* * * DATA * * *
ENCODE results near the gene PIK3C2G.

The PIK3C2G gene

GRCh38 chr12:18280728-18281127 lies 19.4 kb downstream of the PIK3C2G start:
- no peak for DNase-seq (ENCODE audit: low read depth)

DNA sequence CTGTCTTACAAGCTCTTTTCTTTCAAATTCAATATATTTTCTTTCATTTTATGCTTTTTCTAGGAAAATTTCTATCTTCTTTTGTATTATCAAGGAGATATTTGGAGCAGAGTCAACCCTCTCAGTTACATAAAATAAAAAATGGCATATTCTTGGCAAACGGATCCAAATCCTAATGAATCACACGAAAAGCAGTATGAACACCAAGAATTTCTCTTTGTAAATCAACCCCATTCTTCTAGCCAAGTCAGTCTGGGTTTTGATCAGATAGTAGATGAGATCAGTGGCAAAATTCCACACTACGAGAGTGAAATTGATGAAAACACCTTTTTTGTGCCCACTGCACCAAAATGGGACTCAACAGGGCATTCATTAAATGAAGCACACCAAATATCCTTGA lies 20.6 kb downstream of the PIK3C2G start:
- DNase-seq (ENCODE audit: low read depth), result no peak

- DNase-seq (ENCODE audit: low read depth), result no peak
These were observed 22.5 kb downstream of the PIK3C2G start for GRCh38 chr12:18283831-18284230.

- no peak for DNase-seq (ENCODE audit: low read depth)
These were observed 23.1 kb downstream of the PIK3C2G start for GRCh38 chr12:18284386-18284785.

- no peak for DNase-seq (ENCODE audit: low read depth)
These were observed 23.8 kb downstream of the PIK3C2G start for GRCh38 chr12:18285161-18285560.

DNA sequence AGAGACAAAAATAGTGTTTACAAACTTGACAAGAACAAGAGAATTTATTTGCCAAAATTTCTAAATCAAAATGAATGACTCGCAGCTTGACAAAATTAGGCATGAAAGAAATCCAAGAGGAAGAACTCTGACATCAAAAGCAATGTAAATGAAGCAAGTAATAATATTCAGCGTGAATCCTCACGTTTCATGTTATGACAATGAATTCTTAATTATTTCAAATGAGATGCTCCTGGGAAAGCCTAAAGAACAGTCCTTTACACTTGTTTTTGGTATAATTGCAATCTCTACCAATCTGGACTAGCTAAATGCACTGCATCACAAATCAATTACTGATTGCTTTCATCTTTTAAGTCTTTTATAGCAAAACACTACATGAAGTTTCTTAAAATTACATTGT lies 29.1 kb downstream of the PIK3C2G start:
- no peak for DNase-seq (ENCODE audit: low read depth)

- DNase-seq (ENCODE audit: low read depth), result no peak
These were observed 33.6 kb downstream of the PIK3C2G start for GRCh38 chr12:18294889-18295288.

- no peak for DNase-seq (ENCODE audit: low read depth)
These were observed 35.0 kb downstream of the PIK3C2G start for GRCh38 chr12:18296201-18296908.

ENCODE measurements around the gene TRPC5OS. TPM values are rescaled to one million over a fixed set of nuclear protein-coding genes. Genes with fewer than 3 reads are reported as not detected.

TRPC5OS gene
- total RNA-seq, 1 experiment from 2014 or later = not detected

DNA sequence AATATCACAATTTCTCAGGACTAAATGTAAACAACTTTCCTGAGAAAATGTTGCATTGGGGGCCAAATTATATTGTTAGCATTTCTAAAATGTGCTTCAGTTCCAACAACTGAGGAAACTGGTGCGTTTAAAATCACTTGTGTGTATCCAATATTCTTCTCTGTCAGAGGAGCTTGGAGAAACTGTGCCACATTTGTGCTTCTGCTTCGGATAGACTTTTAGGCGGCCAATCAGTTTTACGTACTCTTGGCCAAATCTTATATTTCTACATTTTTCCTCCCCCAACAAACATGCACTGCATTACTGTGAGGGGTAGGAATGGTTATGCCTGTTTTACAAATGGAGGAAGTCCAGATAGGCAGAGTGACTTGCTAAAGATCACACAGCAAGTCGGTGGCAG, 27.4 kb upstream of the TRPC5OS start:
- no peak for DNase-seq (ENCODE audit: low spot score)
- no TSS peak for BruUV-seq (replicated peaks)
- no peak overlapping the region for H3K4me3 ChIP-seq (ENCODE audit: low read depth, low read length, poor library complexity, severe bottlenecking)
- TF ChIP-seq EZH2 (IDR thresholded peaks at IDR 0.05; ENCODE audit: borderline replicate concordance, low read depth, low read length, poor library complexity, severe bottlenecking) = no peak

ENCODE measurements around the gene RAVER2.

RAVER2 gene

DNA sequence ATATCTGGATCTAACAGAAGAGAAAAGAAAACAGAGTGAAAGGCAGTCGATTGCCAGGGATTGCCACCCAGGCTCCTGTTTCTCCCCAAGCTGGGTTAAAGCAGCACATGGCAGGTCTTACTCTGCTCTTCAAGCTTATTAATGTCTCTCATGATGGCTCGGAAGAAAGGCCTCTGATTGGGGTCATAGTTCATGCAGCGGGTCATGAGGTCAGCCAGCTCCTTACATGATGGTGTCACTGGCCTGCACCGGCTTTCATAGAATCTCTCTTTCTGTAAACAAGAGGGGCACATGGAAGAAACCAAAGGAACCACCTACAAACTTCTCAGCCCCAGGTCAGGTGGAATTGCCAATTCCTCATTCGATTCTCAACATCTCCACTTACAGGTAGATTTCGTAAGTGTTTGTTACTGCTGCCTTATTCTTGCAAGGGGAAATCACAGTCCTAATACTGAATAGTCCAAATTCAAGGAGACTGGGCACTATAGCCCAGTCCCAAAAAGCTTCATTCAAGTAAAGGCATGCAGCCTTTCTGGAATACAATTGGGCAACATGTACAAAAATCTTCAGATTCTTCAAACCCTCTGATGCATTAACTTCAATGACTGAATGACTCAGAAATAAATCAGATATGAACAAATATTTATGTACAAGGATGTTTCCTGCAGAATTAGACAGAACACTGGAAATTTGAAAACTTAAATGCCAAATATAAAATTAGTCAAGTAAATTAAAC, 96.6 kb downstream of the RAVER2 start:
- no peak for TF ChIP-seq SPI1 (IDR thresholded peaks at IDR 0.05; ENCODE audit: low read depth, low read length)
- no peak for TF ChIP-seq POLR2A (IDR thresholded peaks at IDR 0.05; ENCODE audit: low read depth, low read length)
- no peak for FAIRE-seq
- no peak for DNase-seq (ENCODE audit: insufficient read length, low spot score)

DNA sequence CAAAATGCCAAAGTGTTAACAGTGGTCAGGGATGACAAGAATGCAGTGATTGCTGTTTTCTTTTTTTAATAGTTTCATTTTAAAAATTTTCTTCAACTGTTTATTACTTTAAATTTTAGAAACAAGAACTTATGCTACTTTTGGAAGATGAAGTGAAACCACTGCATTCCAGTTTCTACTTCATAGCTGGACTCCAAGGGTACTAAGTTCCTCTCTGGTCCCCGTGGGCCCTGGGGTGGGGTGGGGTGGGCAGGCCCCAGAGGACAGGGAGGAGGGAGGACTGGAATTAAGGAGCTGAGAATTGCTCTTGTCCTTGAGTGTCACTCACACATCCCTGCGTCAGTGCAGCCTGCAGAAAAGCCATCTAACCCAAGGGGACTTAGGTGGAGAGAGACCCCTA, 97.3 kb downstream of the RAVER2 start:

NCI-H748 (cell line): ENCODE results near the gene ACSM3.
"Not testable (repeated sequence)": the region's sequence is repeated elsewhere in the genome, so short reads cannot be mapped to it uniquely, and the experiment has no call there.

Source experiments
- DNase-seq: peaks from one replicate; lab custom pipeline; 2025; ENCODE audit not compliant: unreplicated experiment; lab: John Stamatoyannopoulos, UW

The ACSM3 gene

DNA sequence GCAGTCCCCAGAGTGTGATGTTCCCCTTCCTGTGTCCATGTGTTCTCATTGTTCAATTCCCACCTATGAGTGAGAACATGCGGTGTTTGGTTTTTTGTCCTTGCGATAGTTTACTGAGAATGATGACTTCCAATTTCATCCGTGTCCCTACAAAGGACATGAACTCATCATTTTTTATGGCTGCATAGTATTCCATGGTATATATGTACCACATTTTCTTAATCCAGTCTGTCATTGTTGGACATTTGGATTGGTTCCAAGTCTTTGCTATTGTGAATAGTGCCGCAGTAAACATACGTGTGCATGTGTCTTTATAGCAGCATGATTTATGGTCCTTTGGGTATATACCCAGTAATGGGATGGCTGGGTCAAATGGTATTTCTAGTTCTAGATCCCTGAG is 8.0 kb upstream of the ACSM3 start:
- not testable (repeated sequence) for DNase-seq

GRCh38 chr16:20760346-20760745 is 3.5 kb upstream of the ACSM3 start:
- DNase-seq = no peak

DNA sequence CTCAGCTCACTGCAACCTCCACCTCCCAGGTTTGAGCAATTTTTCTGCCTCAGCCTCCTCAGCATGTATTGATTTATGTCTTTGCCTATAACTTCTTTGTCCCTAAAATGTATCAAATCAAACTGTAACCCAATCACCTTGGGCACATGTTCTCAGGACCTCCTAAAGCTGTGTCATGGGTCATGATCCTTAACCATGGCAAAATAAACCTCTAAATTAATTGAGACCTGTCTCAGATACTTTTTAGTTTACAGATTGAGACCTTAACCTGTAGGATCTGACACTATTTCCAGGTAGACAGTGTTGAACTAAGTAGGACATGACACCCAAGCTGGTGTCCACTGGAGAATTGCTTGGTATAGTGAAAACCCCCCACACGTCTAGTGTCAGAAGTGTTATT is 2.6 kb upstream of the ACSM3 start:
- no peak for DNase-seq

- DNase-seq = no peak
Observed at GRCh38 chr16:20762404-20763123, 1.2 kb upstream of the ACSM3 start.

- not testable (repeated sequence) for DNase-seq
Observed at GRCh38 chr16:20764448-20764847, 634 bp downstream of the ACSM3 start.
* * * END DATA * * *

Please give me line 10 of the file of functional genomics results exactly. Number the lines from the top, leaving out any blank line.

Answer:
These were observed 23.1 kb downstream of the PIK3C2G start for GRCh38 chr12:18284386-18284785.